http://www.ncbi.nlm.nih.gov/pmc/articles/PMC4687119/ “Milk: an epigenetic amplifier of FTO-mediated transcription? Implications for Western diseases”

A problematic study of beliefs and dopamine

This 2015 Virginia Tech human study found:

“Dopamine fluctuations encode an integration of RPEs [reward prediction errors, the difference between actual and expected outcomes] with counterfactual prediction errors, the latter defined by how much better or worse the experienced outcome could have been.

How dopamine fluctuations combine the actual and counterfactual is unknown.”

From the study’s news coverage:

“The idea that “what could have been” is part of how people evaluate actual outcomes is not new. But no one expected that dopamine would be doing the job of combining this information in the human brain.”

Some caveats applied:

  • Measurements of dopamine were taken only from basal ganglia areas. These may not act the same as dopamine processes in other brain and nervous system areas.
  • The number of subjects was small (17), they all had Parkinson’s disease, and the experiment’s electrodes accompanied deep brain stimulation implantations.
  • Because there was no control group, findings of a study performed on a sample of people who all had dysfunctional brains and who were all being treated for neurodegenerative disease may not apply to a population of people who weren’t similarly afflicted.

The researchers didn’t provide evidence for the Significance section statement:

“The observed compositional encoding of “actual” and “possible” is consistent with how one should “feel” and may be one example of how the human brain translates computations over experience to embodied states of subjective feeling.”

The subjects weren’t asked for corroborating evidence about their feelings. Evidence for “embodied states of subjective feeling” wasn’t otherwise measured in studied brain areas. The primary argument for “embodied states of subjective feeling” was the second paragraph of the Discussion section where the researchers talked about their model and how they thought it incorporated what people should feel.

The study’s experimental evidence didn’t support the researchers’ assertion – allowed by the reviewer – that the study demonstrated something about “states of subjective feeling.” That the model inferred such “findings” along with the researchers’ statement that it “is consistent with how one should “feel” reminded me of a warning in The function of the dorsal ACC is to monitor pain in survival contexts:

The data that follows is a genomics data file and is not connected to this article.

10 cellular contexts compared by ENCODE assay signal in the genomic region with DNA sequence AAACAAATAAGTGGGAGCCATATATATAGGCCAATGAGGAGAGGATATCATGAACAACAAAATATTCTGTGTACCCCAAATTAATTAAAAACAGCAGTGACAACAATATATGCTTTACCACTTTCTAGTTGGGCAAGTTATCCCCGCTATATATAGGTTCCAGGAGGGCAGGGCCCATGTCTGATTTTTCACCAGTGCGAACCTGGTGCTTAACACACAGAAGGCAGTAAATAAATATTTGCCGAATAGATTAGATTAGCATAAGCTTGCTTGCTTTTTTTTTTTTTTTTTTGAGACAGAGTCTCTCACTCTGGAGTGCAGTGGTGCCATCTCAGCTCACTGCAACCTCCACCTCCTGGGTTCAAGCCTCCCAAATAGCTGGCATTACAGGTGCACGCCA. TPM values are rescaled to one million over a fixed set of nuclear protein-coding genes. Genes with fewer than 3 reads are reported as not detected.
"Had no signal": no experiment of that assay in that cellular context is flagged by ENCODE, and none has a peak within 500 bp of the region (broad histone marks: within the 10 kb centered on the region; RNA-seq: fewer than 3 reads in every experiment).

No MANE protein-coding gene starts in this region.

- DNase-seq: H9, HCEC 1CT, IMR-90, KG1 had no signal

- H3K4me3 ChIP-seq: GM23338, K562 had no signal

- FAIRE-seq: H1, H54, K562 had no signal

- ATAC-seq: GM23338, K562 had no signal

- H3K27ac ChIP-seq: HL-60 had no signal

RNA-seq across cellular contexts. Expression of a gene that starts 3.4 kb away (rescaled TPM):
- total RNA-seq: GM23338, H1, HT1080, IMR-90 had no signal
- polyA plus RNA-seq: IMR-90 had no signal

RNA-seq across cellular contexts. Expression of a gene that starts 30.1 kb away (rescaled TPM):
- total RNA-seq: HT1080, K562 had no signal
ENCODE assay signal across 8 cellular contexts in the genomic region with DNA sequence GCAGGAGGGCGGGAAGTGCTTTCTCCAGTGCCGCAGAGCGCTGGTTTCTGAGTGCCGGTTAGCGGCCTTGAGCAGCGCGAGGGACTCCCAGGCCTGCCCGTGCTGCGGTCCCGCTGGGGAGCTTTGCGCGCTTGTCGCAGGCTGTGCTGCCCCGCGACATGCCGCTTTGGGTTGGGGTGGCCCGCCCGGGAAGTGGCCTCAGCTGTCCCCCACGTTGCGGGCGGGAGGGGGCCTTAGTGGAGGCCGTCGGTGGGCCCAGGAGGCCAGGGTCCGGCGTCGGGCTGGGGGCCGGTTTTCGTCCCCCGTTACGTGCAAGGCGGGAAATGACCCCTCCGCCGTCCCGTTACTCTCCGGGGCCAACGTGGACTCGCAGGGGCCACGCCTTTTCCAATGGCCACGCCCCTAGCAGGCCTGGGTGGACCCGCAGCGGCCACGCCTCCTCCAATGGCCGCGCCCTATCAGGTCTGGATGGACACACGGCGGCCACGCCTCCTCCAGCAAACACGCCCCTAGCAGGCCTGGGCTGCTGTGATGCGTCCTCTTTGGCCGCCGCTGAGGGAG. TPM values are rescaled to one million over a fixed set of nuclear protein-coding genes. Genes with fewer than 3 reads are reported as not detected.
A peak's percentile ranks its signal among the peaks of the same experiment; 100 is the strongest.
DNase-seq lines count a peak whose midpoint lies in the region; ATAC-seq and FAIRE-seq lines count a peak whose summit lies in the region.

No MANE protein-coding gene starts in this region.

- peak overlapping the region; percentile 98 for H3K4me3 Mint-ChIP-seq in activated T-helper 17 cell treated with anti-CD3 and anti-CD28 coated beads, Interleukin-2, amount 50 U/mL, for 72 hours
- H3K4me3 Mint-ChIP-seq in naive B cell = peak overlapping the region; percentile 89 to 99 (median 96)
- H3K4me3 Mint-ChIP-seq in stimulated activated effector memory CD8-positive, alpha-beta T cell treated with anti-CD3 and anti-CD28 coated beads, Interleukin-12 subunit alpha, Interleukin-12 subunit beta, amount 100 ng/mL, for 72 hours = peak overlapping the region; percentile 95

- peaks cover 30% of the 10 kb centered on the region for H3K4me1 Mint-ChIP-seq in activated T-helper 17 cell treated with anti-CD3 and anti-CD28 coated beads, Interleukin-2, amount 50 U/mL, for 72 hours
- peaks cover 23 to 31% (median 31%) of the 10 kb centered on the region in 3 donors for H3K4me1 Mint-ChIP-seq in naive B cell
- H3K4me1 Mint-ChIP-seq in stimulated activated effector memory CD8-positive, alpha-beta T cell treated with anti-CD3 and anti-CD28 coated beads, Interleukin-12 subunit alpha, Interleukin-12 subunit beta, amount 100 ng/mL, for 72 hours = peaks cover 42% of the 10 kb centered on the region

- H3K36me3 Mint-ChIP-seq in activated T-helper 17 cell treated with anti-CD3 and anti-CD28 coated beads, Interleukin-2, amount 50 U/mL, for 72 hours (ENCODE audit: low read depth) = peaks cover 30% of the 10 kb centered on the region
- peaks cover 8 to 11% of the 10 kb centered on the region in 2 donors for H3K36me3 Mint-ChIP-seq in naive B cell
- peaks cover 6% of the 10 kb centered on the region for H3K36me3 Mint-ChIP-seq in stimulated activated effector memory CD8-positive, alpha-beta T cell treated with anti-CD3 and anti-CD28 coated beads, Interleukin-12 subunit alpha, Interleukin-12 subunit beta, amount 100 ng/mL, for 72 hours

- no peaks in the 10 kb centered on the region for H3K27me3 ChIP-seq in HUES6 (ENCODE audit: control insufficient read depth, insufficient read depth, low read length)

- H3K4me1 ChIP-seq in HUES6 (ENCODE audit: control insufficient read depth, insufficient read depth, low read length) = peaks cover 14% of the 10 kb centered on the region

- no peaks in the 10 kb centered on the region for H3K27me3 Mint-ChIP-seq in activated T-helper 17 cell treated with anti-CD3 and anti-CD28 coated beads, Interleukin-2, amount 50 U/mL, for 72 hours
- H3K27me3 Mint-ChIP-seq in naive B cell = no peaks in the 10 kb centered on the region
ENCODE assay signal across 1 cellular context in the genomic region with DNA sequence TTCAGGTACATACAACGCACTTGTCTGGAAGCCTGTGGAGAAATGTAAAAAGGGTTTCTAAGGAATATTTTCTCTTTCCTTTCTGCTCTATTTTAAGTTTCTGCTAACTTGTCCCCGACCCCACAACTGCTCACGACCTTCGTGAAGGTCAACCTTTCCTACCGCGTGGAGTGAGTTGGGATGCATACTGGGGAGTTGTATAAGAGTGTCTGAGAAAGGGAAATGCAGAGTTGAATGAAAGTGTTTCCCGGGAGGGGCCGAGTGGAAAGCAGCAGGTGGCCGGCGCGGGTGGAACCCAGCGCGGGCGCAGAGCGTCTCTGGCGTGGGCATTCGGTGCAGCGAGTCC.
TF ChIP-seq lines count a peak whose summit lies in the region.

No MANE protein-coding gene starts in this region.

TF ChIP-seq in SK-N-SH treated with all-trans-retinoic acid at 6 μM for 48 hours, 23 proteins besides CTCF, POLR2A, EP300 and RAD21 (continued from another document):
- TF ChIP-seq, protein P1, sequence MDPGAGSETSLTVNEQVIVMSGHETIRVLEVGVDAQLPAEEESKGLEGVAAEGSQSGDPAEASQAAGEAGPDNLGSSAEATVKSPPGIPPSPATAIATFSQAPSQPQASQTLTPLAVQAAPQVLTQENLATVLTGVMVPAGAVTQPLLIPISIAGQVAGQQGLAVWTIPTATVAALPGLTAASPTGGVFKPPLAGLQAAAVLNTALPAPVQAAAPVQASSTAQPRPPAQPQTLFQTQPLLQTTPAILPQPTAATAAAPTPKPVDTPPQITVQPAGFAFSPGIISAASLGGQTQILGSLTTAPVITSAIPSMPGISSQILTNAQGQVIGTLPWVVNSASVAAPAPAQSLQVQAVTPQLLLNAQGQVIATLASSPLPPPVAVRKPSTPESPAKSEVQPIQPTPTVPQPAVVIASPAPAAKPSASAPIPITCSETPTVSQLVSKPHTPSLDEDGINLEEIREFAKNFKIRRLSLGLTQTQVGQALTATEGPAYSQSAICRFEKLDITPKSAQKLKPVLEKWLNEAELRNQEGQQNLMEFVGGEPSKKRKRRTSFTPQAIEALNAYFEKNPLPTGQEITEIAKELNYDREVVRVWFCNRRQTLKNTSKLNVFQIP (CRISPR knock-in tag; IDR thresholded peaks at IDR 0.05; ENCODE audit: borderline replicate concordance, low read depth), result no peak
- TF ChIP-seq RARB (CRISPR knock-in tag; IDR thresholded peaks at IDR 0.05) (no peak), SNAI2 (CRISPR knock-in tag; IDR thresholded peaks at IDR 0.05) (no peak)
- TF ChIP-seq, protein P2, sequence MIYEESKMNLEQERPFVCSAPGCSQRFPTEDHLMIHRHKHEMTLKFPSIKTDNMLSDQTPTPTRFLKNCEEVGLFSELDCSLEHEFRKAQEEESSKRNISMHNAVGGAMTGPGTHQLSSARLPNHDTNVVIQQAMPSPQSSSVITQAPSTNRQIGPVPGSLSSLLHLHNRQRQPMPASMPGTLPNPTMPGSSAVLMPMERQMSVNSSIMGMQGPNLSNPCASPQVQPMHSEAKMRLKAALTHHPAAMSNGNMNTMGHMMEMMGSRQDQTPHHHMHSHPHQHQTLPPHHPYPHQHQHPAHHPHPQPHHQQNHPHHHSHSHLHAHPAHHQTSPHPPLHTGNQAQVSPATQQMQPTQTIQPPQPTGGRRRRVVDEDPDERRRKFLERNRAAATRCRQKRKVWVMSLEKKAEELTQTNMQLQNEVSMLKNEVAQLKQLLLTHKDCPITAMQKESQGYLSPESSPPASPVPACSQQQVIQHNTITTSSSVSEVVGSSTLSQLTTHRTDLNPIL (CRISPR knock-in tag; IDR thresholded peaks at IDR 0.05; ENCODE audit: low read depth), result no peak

“The more general message you should take away from this is that it’s probably a bad idea to infer any particular process on the basis of observed activity.”

The same researcher who hyped An agenda-driven study on beliefs, smoking and addiction that found nothing of substance was back again with statements such as:

“These precise, real-time measurements of dopamine-encoded events in the living human brain will help us understand the mechanisms of decision-making in health and disease.”

It’s likely that repeated hubris is one way researchers respond to their own history and feelings, such as their need to feel important as mentioned on my Welcome page.

The Parkinson’s patients were willing to become lab rats with extra electrodes that accompanied brain implantations to relieve their symptoms. Findings based on their playing a stock market game didn’t inform us about “mechanisms of decision-making in health and disease” in unafflicted humans. As one counter example, what evidence did the study provide that’s relevant to healthy humans’ decisions to remain healthy by taking actions to prevent disease?

The unwarranted extrapolations revealed a belief that the goal of research should be to explain human actions by explaining the actions of molecules. One problem caused by the preconceptions of this widespread belief is that it leads to study designs and models that omit relevant etiologic evidence embedded in each of the subjects’ historical experiences.

This belief may have factored into why the subjects weren’t asked about their feelings. Why didn’t the study’s design consider as relevant subject-provided evidence for feelings? Because the model already contrived explanations for feelings underlying the subjects’ actions.

http://www.pnas.org/content/113/1/200.full “Subsecond dopamine fluctuations in human striatum encode superposed error signals about actual and counterfactual reward”

Improved methodology in studying epigenetic DNA methylation

This 2015 New York human study was of:

“The two major populations of human prefrontal cortex neurons..the excitatory glutamatergic projection neurons and the inhibitory GABAergic interneurons which constitute about 80% and 20% of all cortical neurons, respectively.